Tuesday, November 20, 2012

Book "12.21" by Dustin Thomason

About the Book: For decades, December 21, 2012, has been a touchstone for doomsayers worldwide. It is the date, they claim, when the ancient Maya calendar predicts the world will end. In Los Angeles, two weeks before, all is calm. Dr. Gabriel Stanton takes his usual morning bike ride, drops off the dog with his ex-wife, and heads to the lab where he studies incurable prion diseases for the CDC. His first phone call is from a hospital resident who has an urgent case she thinks he needs to see. Meanwhile, Chel Manu, a Guatemalan American researcher at the Getty Museum, is interrupted by a desperate, unwelcome visitor from the black market antiquities trade who thrusts a duffel bag into her hands. By the end of the day, Stanton, the foremost expert on some of the rarest infections in the world, is grappling with a patient whose every symptom confounds and terrifies him. And Chel, the brightest young star in the field of Maya studies, has possession of an illegal artifact that has miraculously survived the centuries intact: a priceless codex from a lost city of her ancestors. This extraordinary record, written in secret by a royal scribe, seems to hold the answer to her life’s work and to one of history’s great riddles: why the Maya kingdoms vanished overnight. Suddenly it seems that our own civilization might suffer this same fate. With only days remaining until December 21, 2012, Stanton and Chel must join forces before time runs out.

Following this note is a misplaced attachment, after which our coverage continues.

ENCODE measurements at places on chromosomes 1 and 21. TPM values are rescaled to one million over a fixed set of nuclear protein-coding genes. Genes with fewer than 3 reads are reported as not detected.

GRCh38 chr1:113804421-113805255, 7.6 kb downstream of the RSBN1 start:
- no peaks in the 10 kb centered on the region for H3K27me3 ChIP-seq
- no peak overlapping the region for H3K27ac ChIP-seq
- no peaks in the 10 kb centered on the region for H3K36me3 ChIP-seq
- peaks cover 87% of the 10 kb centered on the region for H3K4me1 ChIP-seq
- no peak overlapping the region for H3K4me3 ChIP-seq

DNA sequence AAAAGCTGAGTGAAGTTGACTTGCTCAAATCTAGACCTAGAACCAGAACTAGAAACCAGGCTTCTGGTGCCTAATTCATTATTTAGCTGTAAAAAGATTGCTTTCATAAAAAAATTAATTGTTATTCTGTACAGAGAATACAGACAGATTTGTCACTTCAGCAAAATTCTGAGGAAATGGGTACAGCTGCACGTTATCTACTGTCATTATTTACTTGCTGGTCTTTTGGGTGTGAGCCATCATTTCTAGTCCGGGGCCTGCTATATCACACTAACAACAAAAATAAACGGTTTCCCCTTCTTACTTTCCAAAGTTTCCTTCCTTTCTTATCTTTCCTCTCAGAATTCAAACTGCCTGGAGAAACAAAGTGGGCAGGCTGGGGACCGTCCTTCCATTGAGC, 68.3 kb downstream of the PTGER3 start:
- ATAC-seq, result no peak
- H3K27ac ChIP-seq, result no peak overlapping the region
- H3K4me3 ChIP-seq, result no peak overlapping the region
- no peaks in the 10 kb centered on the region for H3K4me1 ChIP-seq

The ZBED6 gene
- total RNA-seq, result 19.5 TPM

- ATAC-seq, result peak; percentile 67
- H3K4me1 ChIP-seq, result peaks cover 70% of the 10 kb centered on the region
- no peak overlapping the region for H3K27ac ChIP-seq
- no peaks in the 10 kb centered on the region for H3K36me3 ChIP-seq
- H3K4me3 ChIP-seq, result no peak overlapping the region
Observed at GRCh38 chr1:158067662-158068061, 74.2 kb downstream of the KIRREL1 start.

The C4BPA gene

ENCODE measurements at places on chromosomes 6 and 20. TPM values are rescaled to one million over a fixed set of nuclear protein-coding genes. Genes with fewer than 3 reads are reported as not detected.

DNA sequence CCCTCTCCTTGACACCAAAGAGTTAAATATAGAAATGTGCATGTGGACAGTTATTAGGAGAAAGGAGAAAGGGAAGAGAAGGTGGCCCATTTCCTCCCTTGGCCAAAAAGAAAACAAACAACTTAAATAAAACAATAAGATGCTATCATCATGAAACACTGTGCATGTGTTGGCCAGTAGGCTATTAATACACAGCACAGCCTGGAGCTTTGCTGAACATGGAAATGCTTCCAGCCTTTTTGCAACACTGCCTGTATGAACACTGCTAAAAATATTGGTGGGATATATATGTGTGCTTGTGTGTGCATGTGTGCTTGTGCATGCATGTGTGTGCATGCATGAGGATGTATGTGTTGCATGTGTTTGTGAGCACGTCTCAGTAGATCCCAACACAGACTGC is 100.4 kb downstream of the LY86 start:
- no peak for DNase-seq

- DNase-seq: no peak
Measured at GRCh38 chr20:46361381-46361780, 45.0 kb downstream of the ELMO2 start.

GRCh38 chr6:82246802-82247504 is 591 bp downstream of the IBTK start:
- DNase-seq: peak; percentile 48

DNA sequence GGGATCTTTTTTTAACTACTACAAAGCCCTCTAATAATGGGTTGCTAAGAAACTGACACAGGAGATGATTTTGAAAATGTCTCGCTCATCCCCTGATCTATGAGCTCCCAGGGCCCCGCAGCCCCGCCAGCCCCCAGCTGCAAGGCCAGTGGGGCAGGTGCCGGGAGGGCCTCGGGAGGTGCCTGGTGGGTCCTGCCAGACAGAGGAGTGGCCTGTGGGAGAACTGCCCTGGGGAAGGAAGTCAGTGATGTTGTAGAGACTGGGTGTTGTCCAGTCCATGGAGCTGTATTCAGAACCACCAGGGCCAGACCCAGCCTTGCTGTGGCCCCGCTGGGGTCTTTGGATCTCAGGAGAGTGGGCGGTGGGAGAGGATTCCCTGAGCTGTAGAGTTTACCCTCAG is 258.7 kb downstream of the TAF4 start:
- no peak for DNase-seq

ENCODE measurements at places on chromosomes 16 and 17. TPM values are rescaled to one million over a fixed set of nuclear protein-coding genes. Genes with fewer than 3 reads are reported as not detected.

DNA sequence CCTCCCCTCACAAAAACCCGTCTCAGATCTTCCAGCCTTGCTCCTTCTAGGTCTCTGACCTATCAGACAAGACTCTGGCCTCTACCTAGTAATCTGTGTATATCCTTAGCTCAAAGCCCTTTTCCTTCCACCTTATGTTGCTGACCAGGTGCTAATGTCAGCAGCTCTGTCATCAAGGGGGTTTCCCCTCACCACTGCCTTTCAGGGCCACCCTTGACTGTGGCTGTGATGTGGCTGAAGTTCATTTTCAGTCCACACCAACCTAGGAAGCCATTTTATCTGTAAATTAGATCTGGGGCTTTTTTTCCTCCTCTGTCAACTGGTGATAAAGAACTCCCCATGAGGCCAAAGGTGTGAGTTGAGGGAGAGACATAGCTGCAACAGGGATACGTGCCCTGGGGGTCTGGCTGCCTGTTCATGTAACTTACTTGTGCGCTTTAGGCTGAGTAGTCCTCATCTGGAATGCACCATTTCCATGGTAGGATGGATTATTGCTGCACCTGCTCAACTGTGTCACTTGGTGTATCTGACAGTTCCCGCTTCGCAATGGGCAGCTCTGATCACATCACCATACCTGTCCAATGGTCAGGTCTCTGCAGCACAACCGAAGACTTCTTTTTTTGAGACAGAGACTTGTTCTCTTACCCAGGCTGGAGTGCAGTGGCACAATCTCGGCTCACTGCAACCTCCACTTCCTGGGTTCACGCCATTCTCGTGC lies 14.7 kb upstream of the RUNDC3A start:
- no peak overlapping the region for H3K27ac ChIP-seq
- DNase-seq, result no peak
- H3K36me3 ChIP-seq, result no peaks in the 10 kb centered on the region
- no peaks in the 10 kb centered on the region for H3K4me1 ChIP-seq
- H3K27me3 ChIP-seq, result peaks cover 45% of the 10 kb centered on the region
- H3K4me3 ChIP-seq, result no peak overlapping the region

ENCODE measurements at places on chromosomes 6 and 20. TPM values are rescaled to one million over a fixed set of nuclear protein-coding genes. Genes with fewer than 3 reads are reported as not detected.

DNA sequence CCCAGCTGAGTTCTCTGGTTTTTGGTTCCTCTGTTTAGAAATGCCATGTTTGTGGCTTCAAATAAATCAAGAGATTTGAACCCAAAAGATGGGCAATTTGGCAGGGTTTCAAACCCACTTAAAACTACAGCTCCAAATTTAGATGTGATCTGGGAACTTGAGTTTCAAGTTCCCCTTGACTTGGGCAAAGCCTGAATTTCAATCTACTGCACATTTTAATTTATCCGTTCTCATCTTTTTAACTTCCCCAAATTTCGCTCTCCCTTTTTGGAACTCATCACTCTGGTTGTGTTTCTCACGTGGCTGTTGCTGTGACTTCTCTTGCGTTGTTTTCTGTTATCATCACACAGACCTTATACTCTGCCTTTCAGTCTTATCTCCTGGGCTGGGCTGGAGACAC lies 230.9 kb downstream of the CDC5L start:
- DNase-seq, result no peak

About the Author: Dustin Thomason is an American writer and producer. He is the co-author of the 2004 novel The Rule of Four , and the author of "12.21". Dustin also co-created the 2006 ABC drama The Evidence and has executive produced numerous television series, including Fox's Lie to Me. The Rule of Four reached the top of the New York Times Best Seller list, where it remained for more than six months. The book was a number-one national and international bestseller and has been translated into more than 25 languages. It has sold more than four million copies worldwide, and was the best selling debut novel of the decade. Dustin's second novel, "12.21" was published in more than twenty languages in August, 2012 and was also a New York Times and International bestseller. Dustin attended Thomas Jefferson High School for Science and Technology in Fairfax County, Virginia, then went on to study anthropology at Harvard University and received his MD and his MBA from Columbia University. He currently lives and works in Los Angeles, California.

My Review: This is a very well written piece of fiction. Very dense, this novel brings all the elements to make this book an instant success. A thriller that goes from Los Angeles to the jungles in Guatemala in 10 days. The plot is simple and interesting. Doctor Gabriel Stanton is a specialist in prion diseases and Chel Manu is a star in the field of Maya studies. Dr. Stanton receives a call from a resident in a hospital saying that they have a patient that he needs to see. Problem is that the patient only speaks a language they figure out to be a Mayan dialect, and Chel , as a Guatemalan American and Maya specialist, is called to be the interpreter. She is a researcher at the Getty Museum and she receives an artifact in a bag from a black market agent, that happen to be a book with the story of her ancestors written by a royal scribe. That story ended up being the key to solve the variation of the prion epidemic that start to happen initially in LA, but then starts spreading fast all over the USA.
I recommend this book to the permanent library of all book lovers that wants to be entertained with a story that will hook you from the beginning and you will read it on the edge of your chair. It took me around 12 hours to read the whole book.

This book was written by Dustin Thomason and it was published by  The Dial Press on August of 2012. Amazon.com was kind enough to provide this product for me through their Vine Program for reviewing and I was not requested to provide a positive review. Opinions expressed here are my own.

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